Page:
What is Dualism and Materialism in the World of Philosophy?

Dualism Vs. Materialism in Philosophy
Studying the brain is one thing, but studying the mind is very complicated! Wondering what's the difference between brain and mind? Well, there are a few differences and philosophies to back the theory of mind being more than just a brain! We discuss two of them - dualism and materialism, and try to understand them in detail.
Definitions in Short
Dualism: Mind and body are separate. Mind is a non-physical thing. It may exist even after the body dies.
Materialism: Mind is a part of the body. It is physical. It dies with the body.
Do you find it interesting to think how you can think? What I mean to say is, where does the power to 'think' come from? Likewise, how do emotions get evoked? How do our 5 senses work? How do you know what's right and what's wrong? What helps you decide? Where do feelings that we call intuitions, come from? You sense danger sometimes, how does that happen? Is all of this just the work of a physically made up brain full of matter, or is there something called consciousness?

All the mental abilities like thinking, perceiving, understanding, relating, deciding come from the mind. So, what is this mind? Is it just the brain? Or is it the brain plus the soul? Let us find some answers from the differences between the two philosophies - dualism and materialism.
Dualism
Dualism states that there is a soul, a consciousness, a spirit inside our body. This consciousness we have is what controls our body through the brain. It is like a frequency that cannot be seen, or is present in the form of matter, but comes out as sound from the radio. The way it directs its path through a radio, the same way, our consciousness directs its path through the brain. Our bodies are like containers of our souls. They carry them till they can, and when they wither off, souls do not die with them, but become individual non-physical entities again.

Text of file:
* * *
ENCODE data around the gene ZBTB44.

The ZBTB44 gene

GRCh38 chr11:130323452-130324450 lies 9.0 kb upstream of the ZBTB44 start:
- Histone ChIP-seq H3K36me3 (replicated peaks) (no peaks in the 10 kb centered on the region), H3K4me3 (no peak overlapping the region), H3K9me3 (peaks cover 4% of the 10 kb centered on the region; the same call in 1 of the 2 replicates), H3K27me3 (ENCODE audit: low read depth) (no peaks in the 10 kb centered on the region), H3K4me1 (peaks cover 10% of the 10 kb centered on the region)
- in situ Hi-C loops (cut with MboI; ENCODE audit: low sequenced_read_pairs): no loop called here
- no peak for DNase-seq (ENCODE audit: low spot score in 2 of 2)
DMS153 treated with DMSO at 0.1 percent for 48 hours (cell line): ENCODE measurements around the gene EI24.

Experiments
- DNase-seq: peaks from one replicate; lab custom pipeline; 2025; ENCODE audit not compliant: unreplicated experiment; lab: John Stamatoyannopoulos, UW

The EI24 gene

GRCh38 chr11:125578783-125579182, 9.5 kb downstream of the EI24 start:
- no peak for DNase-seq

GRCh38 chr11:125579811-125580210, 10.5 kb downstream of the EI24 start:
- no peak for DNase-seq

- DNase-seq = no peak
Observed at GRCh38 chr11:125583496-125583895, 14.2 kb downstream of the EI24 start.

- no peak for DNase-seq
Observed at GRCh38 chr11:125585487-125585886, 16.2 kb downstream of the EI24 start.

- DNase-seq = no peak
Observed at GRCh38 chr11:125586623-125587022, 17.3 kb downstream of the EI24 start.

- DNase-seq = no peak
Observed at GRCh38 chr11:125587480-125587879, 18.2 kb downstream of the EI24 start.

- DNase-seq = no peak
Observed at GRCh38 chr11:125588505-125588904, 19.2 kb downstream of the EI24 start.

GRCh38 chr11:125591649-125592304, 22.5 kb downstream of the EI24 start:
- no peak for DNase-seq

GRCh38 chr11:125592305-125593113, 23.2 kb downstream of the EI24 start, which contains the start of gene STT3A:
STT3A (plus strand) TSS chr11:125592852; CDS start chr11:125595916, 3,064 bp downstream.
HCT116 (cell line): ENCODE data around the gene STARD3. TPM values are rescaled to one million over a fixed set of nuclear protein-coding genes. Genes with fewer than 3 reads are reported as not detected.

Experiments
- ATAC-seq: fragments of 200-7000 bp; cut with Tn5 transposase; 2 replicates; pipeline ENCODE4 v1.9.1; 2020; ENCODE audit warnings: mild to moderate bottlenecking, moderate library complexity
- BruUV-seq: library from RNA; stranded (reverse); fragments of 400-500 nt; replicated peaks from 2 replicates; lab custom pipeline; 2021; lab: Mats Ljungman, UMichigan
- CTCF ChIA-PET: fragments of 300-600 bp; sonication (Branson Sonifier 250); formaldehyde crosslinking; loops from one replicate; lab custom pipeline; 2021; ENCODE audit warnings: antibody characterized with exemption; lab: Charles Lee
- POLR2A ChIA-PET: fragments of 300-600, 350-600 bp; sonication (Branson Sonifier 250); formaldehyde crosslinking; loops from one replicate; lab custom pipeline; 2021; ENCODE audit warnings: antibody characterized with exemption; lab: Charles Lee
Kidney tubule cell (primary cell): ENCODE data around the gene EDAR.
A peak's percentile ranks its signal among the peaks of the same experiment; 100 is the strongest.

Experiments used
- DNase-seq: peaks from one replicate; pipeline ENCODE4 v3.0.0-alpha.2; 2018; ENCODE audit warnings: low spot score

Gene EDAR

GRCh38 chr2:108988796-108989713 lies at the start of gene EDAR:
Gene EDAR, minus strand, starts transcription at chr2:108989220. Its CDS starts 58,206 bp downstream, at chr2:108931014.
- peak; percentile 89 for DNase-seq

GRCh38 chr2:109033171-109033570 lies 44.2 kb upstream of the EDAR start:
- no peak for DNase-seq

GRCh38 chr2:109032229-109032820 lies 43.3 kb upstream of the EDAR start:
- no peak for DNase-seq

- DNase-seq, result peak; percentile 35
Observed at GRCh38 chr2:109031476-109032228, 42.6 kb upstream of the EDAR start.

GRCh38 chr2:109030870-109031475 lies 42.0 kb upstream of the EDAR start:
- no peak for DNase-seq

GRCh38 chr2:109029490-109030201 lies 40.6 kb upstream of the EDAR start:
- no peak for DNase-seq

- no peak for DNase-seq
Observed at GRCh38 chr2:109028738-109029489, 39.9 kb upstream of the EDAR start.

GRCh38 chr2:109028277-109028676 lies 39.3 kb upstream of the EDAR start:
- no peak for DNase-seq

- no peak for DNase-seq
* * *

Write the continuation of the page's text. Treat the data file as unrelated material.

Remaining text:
We need to go back to around 380 BCE, and take Plato's view on soul, from his book 'The Republic'. According to him, the soul has 3 kinds of function:

Growth, nutrition
Motion, perception
Intellect

All the living things have souls which, according to their functions, define them. Known as the degrees of soul, they go like this:

Nutritive soul (plants)
Sensitive soul (all animals)
Rational soul (human beings)

The lowest degree of soul is the nutritive soul which all plants, animals, and humans have. The next level is the sensitive soul, that which can feel and move and perceive, which only animals and humans have. The highest degree, that of intellect, only humans have. In this way, the living being with the higher degree of soul will also possess all the lower degrees.
Plato, the great Greek philosopher, believed that soul is independent of the body. After the body dies, the soul migrates to another physical body.
Soul
Soul leaving the dead body
However, Aristotle disagreed with Plato's belief. According to Aristotle, the soul exists, and so do the 3 different degrees of it, but it is not separate from the body. It withers off with the body, and there is no existence of it outside the body.

In the 17th century, René Descartes, came up with a philosophy that mind is immaterial. He meant that it is non-physical, and has a consciousness and self-awareness that distinguished it from the physical brain. Dualism closely relates to this philosophy.
Problems With Dualism
The difference in the nature of minds
The mind has mainly two properties―subjectivity and intentionality.
Subjectivity: The property of the mind to understand things through personal experiences and observations, and not through an external source.
Intentionality: The quality of mental states―fear, desire, thoughts, beliefs, and hopes.
Example
There is an object―a flower―you can see it, and everybody else can see it. What you are seeing is the sensory perception, that makes an image in your mind. It is the same for all others who are seeing it. Thus, what you are experiencing is shared with others too. This is subjectivity.

What you are making of it, as in, what your thoughts on it are, is definitely going to be different than others'. Your thoughts cannot be shared with others unless you choose to share them. This is intentionality.